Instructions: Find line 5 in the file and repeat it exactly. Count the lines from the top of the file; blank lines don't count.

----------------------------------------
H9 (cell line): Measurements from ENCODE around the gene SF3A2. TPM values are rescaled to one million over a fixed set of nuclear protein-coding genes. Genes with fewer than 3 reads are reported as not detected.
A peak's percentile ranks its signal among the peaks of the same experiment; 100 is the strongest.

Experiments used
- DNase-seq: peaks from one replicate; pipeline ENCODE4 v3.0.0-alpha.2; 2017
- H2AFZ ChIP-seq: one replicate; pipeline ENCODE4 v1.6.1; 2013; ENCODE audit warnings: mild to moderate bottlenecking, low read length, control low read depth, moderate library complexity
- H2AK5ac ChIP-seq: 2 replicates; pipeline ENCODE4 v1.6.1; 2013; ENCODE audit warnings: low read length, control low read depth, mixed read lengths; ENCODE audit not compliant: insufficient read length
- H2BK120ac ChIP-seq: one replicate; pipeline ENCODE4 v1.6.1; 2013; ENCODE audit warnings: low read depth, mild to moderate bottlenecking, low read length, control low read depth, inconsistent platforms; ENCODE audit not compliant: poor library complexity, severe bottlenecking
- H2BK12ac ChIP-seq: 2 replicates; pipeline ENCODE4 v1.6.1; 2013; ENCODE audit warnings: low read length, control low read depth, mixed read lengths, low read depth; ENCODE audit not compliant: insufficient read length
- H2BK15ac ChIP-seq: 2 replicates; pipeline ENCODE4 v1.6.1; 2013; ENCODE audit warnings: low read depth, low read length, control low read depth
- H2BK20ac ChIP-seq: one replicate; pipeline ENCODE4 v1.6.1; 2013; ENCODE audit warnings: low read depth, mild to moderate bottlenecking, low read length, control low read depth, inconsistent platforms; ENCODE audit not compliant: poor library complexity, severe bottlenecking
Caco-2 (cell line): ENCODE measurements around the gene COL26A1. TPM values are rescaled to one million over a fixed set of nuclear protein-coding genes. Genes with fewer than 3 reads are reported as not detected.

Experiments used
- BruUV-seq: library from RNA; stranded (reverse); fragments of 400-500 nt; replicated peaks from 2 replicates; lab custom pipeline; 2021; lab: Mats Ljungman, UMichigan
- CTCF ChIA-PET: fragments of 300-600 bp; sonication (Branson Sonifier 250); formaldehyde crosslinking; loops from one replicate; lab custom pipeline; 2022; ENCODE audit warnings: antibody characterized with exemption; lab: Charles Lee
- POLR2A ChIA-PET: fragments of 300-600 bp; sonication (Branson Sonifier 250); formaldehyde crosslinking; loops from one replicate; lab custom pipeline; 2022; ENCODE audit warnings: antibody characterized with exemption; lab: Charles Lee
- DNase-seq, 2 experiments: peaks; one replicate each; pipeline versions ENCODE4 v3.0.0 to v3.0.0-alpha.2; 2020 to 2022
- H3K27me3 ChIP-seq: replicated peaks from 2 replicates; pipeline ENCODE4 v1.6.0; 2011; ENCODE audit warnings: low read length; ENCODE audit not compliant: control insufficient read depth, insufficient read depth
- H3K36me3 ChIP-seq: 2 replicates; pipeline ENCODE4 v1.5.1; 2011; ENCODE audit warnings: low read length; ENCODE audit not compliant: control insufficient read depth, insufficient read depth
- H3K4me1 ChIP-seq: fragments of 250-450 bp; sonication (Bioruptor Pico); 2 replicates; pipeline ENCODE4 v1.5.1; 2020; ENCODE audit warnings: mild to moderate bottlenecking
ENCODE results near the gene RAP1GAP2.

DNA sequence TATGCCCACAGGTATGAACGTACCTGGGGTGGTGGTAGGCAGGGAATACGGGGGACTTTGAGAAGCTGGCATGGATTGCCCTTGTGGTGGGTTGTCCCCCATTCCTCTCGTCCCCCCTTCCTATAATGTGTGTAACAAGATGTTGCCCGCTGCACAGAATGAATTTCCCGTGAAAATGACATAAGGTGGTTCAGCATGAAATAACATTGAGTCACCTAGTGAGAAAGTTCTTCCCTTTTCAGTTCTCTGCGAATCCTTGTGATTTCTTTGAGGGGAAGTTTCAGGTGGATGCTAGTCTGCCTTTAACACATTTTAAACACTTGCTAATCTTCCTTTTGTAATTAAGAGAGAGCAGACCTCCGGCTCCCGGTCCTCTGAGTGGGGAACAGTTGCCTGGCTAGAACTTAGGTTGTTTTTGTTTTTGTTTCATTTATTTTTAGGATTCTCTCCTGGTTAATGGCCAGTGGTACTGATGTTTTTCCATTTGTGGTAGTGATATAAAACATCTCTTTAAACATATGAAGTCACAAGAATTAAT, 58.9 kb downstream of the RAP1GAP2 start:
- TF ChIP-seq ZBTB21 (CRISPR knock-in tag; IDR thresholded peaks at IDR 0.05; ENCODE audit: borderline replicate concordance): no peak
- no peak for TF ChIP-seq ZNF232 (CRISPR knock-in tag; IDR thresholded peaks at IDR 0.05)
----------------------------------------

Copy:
- H2AFZ ChIP-seq: one replicate; pipeline ENCODE4 v1.6.1; 2013; ENCODE audit warnings: mild to moderate bottlenecking, low read length, control low read depth, moderate library complexity